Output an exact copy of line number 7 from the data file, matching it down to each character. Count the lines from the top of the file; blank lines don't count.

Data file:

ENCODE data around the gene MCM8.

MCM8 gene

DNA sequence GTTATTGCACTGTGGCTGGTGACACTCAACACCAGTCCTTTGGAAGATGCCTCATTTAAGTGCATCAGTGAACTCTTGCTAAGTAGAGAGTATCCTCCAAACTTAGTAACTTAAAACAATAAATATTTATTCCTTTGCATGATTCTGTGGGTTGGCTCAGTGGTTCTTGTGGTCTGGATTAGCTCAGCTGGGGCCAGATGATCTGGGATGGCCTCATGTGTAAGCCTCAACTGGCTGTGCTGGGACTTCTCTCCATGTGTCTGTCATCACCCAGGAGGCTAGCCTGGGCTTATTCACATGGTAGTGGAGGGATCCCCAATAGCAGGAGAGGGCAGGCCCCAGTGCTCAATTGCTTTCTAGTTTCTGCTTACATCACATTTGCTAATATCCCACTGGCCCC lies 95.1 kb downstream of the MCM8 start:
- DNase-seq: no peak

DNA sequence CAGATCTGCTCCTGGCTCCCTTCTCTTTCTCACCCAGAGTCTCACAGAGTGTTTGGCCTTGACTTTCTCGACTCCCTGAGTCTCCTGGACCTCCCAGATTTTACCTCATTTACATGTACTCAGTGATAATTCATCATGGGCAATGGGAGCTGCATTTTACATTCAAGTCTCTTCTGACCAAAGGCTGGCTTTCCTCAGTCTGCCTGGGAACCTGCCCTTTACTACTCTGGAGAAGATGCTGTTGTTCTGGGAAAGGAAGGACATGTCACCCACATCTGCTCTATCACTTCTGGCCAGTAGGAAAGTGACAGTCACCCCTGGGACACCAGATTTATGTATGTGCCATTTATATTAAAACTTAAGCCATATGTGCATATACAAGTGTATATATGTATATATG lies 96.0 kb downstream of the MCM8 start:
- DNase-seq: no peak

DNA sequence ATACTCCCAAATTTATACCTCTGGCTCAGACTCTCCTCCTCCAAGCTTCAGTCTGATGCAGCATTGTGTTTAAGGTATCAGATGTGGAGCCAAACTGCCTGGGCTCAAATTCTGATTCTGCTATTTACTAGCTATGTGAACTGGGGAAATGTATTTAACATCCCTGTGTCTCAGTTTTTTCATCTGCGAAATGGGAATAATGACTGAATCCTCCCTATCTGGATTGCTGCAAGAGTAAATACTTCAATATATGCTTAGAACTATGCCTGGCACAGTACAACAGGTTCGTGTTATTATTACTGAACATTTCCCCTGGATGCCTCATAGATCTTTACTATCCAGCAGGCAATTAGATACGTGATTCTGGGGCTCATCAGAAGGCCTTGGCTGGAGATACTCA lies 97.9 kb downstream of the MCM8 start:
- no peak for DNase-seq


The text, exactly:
DNA sequence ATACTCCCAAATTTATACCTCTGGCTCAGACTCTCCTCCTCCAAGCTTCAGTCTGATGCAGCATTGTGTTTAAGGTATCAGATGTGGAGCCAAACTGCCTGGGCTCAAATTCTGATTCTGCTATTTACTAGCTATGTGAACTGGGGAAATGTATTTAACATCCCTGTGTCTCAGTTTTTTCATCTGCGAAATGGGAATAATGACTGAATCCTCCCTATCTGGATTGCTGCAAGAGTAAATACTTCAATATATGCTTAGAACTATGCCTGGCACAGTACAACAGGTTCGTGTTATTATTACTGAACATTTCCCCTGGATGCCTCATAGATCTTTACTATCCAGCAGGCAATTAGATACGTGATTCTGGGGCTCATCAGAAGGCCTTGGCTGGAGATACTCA lies 97.9 kb downstream of the MCM8 start: